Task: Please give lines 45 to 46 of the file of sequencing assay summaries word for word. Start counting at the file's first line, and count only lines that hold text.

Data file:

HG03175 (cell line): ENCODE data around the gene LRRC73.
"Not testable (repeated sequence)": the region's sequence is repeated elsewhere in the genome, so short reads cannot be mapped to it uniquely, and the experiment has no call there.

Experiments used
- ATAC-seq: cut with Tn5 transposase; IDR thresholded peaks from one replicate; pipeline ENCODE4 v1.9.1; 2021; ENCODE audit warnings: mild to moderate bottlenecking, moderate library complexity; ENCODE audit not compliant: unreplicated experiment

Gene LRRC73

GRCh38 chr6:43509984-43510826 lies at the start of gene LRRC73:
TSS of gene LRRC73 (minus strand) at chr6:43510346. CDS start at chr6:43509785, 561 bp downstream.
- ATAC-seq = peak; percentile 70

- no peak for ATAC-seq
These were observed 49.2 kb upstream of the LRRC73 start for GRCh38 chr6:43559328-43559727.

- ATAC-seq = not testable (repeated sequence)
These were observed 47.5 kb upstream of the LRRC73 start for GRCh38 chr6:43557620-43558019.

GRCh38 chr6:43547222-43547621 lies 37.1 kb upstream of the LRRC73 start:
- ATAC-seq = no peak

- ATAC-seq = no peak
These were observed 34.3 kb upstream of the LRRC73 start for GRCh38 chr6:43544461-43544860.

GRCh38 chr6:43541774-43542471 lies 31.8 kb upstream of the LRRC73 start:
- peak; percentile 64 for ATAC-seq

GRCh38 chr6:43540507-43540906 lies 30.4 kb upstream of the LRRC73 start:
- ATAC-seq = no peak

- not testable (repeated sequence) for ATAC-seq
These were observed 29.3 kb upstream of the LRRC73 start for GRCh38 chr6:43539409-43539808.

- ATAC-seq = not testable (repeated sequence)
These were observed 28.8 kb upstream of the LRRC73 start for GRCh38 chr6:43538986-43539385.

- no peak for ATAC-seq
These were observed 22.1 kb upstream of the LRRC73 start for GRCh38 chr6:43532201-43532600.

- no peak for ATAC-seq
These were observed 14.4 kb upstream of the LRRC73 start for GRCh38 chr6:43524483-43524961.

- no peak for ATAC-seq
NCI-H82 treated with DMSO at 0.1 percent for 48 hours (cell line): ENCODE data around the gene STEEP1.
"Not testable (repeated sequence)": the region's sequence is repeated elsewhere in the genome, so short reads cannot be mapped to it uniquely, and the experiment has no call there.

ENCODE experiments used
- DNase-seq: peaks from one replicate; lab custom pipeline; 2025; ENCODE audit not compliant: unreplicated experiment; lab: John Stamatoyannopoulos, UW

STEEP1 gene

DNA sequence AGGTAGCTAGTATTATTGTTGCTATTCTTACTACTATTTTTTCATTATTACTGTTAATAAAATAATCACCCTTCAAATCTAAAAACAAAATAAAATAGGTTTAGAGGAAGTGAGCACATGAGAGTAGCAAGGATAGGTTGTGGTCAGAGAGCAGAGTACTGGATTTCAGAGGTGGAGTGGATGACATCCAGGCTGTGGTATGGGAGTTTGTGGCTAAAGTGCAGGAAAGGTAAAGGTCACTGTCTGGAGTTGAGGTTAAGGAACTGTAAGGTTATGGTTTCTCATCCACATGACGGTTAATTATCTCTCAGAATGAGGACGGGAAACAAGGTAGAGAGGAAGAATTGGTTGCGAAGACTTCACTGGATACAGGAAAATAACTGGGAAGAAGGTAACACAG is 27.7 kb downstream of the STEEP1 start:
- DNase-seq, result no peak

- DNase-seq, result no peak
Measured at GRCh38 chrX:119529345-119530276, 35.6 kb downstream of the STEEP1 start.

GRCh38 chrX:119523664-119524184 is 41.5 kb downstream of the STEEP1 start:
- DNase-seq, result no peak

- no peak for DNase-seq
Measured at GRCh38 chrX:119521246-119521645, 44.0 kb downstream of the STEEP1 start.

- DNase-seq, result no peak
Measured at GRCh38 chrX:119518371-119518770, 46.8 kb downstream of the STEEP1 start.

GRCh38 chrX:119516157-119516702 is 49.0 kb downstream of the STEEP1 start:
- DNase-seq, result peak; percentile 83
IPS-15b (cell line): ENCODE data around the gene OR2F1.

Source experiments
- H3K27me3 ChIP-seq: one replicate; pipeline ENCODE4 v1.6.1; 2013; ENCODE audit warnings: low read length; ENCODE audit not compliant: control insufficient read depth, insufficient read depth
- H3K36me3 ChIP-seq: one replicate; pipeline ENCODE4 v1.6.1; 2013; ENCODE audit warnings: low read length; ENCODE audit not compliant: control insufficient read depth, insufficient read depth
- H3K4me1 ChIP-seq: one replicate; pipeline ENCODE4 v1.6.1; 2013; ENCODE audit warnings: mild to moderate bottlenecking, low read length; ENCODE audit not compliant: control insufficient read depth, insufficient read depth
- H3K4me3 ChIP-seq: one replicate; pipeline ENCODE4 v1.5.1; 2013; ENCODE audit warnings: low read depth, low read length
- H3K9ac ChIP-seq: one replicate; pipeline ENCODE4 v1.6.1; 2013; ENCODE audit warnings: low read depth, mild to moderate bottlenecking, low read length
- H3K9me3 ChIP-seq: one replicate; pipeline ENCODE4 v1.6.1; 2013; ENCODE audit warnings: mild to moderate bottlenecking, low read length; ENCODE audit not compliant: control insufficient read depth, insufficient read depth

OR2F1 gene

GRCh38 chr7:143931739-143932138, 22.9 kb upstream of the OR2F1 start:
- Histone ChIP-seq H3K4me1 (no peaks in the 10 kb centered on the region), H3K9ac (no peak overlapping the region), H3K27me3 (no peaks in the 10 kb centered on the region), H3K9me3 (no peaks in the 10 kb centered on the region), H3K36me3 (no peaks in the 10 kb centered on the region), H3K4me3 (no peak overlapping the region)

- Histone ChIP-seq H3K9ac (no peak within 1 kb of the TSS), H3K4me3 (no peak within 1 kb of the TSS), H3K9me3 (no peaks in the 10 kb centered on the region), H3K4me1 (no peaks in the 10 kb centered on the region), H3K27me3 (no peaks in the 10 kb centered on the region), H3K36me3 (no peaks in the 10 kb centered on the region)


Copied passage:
GRCh38 chrX:119516157-119516702 is 49.0 kb downstream of the STEEP1 start:
- DNase-seq, result peak; percentile 83